Hopeful Resolutions – How to Make Behavioral Change Stick in 2024

hopeful resolutions paper with this year i will and list

In less than two weeks, it will be 2024. In your social circles, the “buzz” is probably already about New Year’s hopeful resolutions. Have you made any? According to the Statista Global Consumer Survey, the top resolutions for the coming year are to exercise more, eat healthier, and lose weight. The resolution to deal with a substance use disorder, eating disorder, or mental health condition is potentially nestled within all three of the top behavioral changes.


A “resolution” is a commitment to change our behavior. But to accomplish any behavioral change in our lives, we must first understand that we are engaging in a process and not achieving a single event or goal. This process involves a series of shifts that have ups and downs. It takes endurance and commitment to begin the process of change. No wonder 80% of New Year’s resolutions fail by February! Let’s change that statistic. I want to share some perspectives with you on how humans make behavioral changes like resolutions or adjustments to our relationships and lives.


Hopeful Resolutions & Change

When it comes to a resolution for a new year, we often start strong and implement our changes with great gusto. And then our energy for those hopeful resolutions begins to wain as results are not produced as quickly as we wanted. We get discouraged and start to believe that a resolution isn’t going to be accomplished. But perhaps all that is needed is to apply a different perspective and a little strategy.



Understanding our Motivation

We must understand our motivation to change. We must also be ready, willing, and able to make the change we desire. To be “ready,” we need to have compared our desired change with other priorities in our life. For example, is this change one of the highest priorities I have in my life right now? To be “willing,” we want to ask, How much do I deeply desire to accomplish this change? What am I willing to give up or move to achieve this change? And to be “able” is to make change happen. Do I have the skills, knowledge, resources, and self-efficacy to follow up on this behavior change?


The three words “ready, willing, and able” are elements of our motivation—these elements of motivation shift throughout the PROCESS of change. Prochaska and DiClemente (1983) have researched and studied human behavior and have identified Stages of Change. Here is how they describe what humans go through to accomplish behavior changes.


Stages of Change:


A person still needs to consider change, perhaps unwilling or unable.


One is considering the possibility of change – there is ambivalence and uncertainty.


A person is committed to and planning to make a change soon, considering ability and resources.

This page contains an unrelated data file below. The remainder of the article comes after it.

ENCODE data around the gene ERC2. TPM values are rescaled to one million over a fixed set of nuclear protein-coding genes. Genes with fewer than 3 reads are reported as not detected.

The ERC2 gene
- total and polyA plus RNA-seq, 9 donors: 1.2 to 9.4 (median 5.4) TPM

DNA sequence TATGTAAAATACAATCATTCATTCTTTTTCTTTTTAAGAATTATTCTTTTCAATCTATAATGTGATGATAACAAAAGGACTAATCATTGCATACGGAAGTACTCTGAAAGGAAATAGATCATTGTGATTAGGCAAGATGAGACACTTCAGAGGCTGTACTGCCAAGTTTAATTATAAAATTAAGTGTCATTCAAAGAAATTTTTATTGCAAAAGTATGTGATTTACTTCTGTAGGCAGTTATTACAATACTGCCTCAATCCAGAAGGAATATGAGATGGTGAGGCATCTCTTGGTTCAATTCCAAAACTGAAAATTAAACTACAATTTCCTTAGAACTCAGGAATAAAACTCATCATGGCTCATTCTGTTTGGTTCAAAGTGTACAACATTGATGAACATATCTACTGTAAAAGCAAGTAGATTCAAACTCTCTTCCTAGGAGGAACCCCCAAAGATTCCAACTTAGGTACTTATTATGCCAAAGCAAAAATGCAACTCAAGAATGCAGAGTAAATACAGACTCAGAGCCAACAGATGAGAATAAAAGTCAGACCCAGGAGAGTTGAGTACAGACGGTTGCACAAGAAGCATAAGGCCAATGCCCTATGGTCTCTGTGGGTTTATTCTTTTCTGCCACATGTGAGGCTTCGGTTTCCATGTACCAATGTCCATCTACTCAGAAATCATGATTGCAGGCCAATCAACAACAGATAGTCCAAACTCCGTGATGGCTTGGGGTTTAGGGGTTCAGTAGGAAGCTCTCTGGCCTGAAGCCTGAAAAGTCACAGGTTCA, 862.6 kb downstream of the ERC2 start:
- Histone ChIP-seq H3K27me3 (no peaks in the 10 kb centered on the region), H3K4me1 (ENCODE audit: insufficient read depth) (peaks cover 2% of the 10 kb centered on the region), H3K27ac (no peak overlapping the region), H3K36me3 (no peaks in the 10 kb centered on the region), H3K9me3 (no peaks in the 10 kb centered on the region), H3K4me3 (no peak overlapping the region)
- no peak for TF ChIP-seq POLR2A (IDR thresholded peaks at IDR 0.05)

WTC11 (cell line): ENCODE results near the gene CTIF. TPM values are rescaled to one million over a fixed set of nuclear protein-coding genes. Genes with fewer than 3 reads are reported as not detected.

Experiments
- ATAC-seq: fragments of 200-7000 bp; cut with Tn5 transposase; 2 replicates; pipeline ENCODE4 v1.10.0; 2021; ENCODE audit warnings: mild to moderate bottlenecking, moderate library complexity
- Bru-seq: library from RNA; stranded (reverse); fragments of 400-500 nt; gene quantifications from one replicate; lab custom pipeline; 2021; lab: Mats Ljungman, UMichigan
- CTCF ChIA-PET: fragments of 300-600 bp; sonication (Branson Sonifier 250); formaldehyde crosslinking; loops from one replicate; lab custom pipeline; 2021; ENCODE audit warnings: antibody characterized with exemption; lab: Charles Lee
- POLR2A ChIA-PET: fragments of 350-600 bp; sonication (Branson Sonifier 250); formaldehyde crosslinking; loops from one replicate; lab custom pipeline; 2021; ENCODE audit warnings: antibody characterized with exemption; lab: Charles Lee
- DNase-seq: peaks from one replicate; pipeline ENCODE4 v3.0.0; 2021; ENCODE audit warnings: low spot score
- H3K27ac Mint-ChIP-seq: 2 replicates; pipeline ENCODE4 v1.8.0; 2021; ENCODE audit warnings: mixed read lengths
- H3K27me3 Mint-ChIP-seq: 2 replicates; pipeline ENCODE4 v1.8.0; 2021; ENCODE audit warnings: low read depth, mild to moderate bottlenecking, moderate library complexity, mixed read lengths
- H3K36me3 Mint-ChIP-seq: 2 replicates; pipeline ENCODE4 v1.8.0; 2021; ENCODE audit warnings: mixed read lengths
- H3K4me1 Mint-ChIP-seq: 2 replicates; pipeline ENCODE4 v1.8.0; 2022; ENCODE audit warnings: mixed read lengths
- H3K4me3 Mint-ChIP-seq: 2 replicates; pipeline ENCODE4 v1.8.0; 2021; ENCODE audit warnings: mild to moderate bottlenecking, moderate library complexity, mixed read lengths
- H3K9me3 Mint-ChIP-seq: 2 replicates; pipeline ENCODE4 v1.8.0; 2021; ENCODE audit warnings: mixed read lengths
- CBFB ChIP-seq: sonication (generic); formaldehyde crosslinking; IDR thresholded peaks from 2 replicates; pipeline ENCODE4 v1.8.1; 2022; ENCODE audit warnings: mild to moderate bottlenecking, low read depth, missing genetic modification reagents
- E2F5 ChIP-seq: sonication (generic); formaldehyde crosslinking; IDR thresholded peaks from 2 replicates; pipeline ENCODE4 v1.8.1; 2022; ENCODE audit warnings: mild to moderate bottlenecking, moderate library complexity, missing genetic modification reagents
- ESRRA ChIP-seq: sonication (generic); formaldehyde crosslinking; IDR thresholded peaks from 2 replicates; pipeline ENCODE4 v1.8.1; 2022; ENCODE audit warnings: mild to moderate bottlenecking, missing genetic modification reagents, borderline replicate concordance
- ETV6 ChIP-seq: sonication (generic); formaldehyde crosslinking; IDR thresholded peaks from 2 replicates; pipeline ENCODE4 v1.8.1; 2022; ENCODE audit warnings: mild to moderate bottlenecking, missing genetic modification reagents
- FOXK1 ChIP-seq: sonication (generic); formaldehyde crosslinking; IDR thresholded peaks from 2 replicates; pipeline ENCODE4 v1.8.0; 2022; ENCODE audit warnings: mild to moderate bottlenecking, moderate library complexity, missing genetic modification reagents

A person is actively making steps toward change but is not yet stable in their change


They have achieved the change and are applying new behaviors that maintain it.


A person has experienced a return of former behaviors and must now face the consequences and take next steps.


Change is not linear.


Sticking to Resolutions – the Change Process

According to Prochaska and DiClemente, the list above are the typical stages most people go through to accomplish change. However, change is not linear; people only sometimes move quickly from one step to the next. Instead, we tend to go back and forth between stages. Most often, we linger in the early stages of change.


Movement between the stages of change occurs when motivation (ready, willing, able) interacts with the dynamic aspects of change in real life. They also remind us that recurrence is a typical expectation at varied points in the change process. Because people usually wait to sustain behavior change. It does not mean a person has abandoned a commitment to change.


The Takeaway?

So, what is the big takeaway? As the facilitator of Sanford Behavioral Health’s Family Program, I help families deal with substance use disorders (SUD), co-occurring conditions, and the changes inherent in recovery. I tell them it is imperative to understand the change process and the various shifts that go into accomplishing and maintaining change. This information applies to the changes one desires to make towards loved ones with SUDs and the change process they are engaged in achieving. It also works for anyone embarking on change any time of year!

I hope you are on target with your New Year’s resolutions. And I wish you a Happy New Year with GUSTO!


If you or a loved one is struggling with addiction, eating disorders, or co-occurring mental health conditions, don’t wait to change your life – click the link below to speak with an admissions specialist.



Caroline (Carli) Parmelee-Noffsinger has 20 years clinical experience including: primary therapist and case manager for residential, IOP and outpatient therapy. Carli’s primary role at Sanford House is facilitating the Family Program. She is currently updating and revising the program design and content and hopes to improve upon an already successful approach to family intervention. In her free time, Carli spends time with her horse. She has been a horse lover and owner for most of her life and has facilitated equine therapy sessions. She says, “The back of a horse is good for the inside of a person.” You can reach Carli with questions about The Sanford House Family Program at cnoffsinger@sanfordhouse.com